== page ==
84 – Electromagnetic Forming Analysis of a Tube

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Application Note / Model Data

Overview

Electromagnetic forming is a process in which eddy currents are generated in a tube when a large, instantaneous current is run through a coil, creating a strong magnetic field. The tube is formed by using the Lorentz force produced by the interaction between these magnetic fields. This method is different from forming that uses plastic deformation with a press mold because it deforms with the power of the tube itself. This makes it possible to perform difficult forming, like with an object that will not fit into a normal press mold. However, the force generated in the tube is determined from induced eddy currents, which means that it is dynamic deformation, so the behavior of its deformation is known for being difficult to analyze.
Using JMAG to properly analyze the Lorentz force distribution generated in the tube can assist with predicting the deformation behavior of the electromagnetic forming process.
This Application Note explains how to obtain the Lorentz force density distribution generated in a tube when current is run through a coil.

Eddy Current Density Distribution

The eddy current density distribution generated in the tube at 125 μs is shown in fig. 1. Running high current through the coil creates a strong magnetic field around it, inducing eddy currents in the tube. More eddy currents are generated in the ends of the tube, as shown in fig. 1. This is because the magnetic flux concentrates near the ends of the tube.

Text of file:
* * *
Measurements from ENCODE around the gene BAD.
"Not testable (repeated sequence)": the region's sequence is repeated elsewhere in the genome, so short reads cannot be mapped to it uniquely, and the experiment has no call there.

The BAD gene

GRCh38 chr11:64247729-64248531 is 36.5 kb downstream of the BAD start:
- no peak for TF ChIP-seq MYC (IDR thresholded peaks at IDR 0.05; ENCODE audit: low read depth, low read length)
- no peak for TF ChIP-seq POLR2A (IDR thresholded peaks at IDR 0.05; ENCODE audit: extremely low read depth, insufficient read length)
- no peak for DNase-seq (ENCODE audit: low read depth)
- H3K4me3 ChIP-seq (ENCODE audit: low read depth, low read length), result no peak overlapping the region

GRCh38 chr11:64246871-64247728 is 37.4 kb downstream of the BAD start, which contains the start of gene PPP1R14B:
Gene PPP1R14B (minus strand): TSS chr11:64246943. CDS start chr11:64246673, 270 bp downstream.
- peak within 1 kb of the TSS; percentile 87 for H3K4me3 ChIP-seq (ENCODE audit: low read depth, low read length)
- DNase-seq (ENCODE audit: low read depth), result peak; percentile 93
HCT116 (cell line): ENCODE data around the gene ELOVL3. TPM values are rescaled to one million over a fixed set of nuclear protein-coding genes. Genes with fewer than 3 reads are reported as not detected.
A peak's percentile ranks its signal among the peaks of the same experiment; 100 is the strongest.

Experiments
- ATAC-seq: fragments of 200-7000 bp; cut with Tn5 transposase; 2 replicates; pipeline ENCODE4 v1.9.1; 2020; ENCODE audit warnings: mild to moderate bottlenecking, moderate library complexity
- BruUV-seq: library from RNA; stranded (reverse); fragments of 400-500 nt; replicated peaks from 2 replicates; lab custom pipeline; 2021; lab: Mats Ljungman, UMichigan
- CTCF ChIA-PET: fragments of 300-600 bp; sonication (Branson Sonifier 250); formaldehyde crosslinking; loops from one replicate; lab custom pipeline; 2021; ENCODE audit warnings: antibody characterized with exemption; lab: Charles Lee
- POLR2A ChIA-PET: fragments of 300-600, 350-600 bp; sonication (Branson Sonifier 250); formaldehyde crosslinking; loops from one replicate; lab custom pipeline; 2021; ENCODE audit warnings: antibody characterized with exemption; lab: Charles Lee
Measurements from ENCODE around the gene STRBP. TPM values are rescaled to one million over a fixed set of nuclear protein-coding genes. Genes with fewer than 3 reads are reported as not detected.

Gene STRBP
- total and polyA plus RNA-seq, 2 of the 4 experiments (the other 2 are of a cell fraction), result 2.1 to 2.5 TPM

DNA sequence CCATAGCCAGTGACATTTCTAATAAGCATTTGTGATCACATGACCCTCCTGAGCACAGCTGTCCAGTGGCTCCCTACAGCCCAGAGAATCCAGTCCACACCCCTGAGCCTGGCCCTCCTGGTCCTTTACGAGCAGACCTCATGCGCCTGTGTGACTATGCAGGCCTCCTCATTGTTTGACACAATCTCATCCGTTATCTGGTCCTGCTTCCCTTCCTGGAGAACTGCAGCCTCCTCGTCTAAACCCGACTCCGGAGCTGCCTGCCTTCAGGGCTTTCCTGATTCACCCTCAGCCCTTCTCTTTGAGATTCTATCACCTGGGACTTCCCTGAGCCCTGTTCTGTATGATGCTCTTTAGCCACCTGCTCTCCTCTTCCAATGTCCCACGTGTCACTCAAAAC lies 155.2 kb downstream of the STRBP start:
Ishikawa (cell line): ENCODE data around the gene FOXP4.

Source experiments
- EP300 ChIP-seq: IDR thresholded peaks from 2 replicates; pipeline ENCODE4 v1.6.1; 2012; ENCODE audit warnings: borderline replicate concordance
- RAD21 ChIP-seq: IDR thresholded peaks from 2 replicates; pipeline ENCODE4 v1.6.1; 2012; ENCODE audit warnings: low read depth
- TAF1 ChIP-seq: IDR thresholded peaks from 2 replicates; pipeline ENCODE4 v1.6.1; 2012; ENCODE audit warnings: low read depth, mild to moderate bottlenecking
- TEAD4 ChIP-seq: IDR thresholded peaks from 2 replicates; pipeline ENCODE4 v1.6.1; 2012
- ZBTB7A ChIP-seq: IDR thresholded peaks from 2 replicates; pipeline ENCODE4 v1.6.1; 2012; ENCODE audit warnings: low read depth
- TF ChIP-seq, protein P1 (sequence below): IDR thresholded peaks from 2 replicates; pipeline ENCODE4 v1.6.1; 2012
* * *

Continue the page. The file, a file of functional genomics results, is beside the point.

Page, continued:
Lorentz Force Density Waveform

The Lorentz force densities in the radial direction and the axial direction at each time are shown in figures 2 and 3. The tube expands with the positive values of Lorentz force density in the radial direction, and the tube shrinks with negative values of Lorentz force density in the tube.
The Lorentz force that occurs in the radial direction at 65 μs and 125 μs is produced consistently around the center of the tube, and it becomes drastically larger at the ends, as indicated in fig. 2. This is because the eddy currents concentrate in the ends of the tube. When the current has declined to 187.5 μs, the Lorentz force that occurs shrinks the ends of the tube.
The Lorentz force density in the axial direction only occurs within a 10 mm range at each end of the tube, and it is distributed symmetrically across the center position of 0.
The Lorentz force generated works to shrink the tube as well as to expand it while current is flowing in the coil, so the Lorentz force density in the tube needs to be evaluated using a simulation at the design stage.

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